Dennis ten Hoove


Pinephone - First impression and tweaking fun!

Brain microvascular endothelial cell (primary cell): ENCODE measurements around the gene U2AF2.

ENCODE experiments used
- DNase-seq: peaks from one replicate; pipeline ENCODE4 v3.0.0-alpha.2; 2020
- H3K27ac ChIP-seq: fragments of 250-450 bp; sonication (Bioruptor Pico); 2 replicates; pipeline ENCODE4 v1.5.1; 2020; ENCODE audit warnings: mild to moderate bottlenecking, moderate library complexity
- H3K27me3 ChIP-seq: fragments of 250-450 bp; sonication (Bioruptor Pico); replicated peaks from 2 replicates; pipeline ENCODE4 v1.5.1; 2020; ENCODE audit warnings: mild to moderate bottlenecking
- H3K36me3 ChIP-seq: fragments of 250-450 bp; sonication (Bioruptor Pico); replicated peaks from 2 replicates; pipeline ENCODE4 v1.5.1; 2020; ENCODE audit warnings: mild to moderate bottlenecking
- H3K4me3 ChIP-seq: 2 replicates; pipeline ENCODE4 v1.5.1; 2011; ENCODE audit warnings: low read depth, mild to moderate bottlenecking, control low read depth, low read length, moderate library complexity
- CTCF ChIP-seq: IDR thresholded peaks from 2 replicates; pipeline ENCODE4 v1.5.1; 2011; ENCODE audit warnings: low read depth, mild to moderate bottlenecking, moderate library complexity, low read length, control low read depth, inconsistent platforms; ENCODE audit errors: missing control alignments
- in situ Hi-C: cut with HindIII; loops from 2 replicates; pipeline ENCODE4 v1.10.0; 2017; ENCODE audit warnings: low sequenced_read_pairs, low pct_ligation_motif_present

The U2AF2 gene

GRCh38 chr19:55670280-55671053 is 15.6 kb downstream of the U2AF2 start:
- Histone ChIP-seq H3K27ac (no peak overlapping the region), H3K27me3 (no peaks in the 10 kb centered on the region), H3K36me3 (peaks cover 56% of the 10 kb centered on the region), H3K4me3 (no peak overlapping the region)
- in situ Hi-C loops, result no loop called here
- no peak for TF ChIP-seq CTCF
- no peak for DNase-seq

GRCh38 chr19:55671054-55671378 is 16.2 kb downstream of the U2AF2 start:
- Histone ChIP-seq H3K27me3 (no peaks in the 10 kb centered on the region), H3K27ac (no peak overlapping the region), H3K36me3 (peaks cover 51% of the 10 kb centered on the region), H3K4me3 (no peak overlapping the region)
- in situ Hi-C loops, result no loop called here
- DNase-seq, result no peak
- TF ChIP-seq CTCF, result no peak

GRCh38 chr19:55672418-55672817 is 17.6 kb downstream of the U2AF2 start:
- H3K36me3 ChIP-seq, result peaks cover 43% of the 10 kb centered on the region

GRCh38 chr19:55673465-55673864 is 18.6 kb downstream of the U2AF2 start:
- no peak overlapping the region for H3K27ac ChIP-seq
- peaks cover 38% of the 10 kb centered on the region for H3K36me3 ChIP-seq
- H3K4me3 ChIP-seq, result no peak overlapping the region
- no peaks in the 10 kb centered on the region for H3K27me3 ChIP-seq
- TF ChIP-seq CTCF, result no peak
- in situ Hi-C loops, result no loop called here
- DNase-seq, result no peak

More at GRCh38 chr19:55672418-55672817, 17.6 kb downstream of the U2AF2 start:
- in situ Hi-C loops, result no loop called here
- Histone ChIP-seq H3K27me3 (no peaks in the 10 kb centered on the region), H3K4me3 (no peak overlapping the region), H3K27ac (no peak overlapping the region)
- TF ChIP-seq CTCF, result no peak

My old piece-of-crap phone was dying, so I decided to invest in a new one. I am not the most familiar with the smartphone market nor the Aarch64 (ARM) platform, but I do know that the majority of consumer devices are horrible locked-down garbage which heavily rely on proprietary software and firmware to work properly. And besides that Android is just boring to use, Apple devices were never an option. I had been following the development of the LibreM 5 and Pinephone for a few years already and a Linux phone seemed like a very interesting toy to play with. I decided to grab a Pinephone UBports Community Edition back in April, it's low price and active community of developers and enthusiasts made me choose it over the LibreM 5. I am aware that the Pinephone and LibreM are two very different devices, the Pinephone just wants to build a working Linux phone with a healthy software ecosystem around it. The LibreM 5 is aimed more at the privacy and free software crowd, people who want hardware kill-switches and their devices to run 100% on free software. So the Pinephone runs some binary blobs, nothing major though as Pine explained on their blog. I personally prefer free software over non-free, I will avoid non-free as much as possible, but with most modern hardware you can't get around the firmware required for the device to function properly. Just look at the LibreM and all the sacrifices it had to make to get the phone to run 100% free. So.. the Pinephone arrived on June 25th after several shipping delays and an upgrade to DHL Express shipping, the delays were completely out of Pine's control the world is on fire (Almost litterally) currently. The first thing I thought once I had the phone unboxed was "It's bigger then I expected", modern phones have gotten a lot bigger then the older models from ~10 years ago like my previous LG P700. The old P700 is around 66% the size of the Pinephone. The phone being much bigger has some advantages and disadvantages; typing and media consumption is a much better experience on a larger phone, but the phone is less portible and more likely to break/bend when carried in your pocket you also have to constantly move your hands because you can't reach every part of the screen when holding the phone. This batch of the Pinephone shipped with UBports Ubuntu Touch, my first impression of the OS wasn't positive. Ubuntu Touch was stable, and it worked pretty well for what it is supposed to do, but I want to tweak it, I bought a Linux phone to use Linux and not some weird OS trying to emulate the closed platform which is Android. I tried doing some basic tweaks, use apt, etc.. it fought me at every turn. "You are not allowed to do this", turns out I have to enable "Developer mode" (On a GNU/Linux OS? Fuck off), the developer mode functionality appears to not be build in yet in Pinephone Ubuntu Touch. So after fighting the OS for a few hours and trying more extreme tweaks to get it to do what I wanted it broke. I was trying to get SSH to work and I got pretty far, I at least got it to confirm the connection and ask for a password, it kept saying my password was wrong, so I changed the password via the command-line to something containing both numbers and letters, this made me unable to login to the phone which still wanted me to give it a pin code. The problem isn't Ubuntu Touch, it is me. I want to use the phone for stuff Ubuntu Touch isn't made, I want a tradition GNU/Linux experience. I want to be able to open a command line and control everything from there, I want SSH, I want to install random GUIs and software which are not made for phones, I want to compile software on it. So I started looking for an OS which better fits my needs, I ended up on Mobian which is basically just a slighly modified Debian with the Phosh DE. It's a vanilla Linux distro which is exactly what I want to run on this device. I am a huge fan of the Phosh desktop, it looks nice, it's very usable and I am overall a huge fan of GNOME-like desktops. Libhandy makes most GNOME apps work pretty good on the phone's tiny screen. A huge thanks to Purism for Libhandy and Phosh. The software is not very stable however, bugs and crashes are common. Performs is also not great, but it's good enough to make the phone usable. One of the main things I use my phone for is 2FA (Two factor authentication). On my desktop and laptop I use OTPclient for the one time tokens which I usually install via Flatpak. OTPclient is not available in the Debian repos nor does Flathub supply ARM software so I had to build it myself. Building the client was a pain in the butt but I got it building and running within 30 minutes. I wrote a little script to automate the process in the future. I only ran in to a single issue with the Pinephone. The phone randomly decided it didn't want to charge anymore, I plugged it in to the charger and it did not acknowledge that it was plugged in. I shut the device down and plugged it in, the phone should start booting when connected to power while off which it did not. While troubleshooting I tried booting the phone without the battery which worked fine. I installed the battery again and the problem was gone. I am guessing the battery wasn't installed correctly which caused it to not charge, it was a weird incident it only happened once so far. Calling and SMS works fine on Mobian without any issues. I heard the device suffers from a hardware bug making it unable to "perform any kind of negotiation and communication over the CC pins", this basically means you can not connect any devices (Keyboards, monitors etc..) to the phone via USB. There is a workaround but it requires you to do micro soldering. I will myself wait for a revision of the phone which has these things fixed and then replace the logic board in my device. My experience with the phone so far has been very positive, it's fun to play with the device and the currently available distros work quite well. The device can be used as a daily driver if you are tech savvy and willing to deal with the bugs and issues which still plague the software. In it's current state the device is not at all suited for the average consumer. So unless you are a Linux enthusiast and/or developer I recommend against buying this device. If you are a Linux enthusiast you will absolutely love this device. I can't wait for the drivers to be mainlined in Linux 5.8, it will make installing random distros on the device a lot easier. I will be actively following the development of the Linux phone, these devices most certainly have a bright future ahead of them.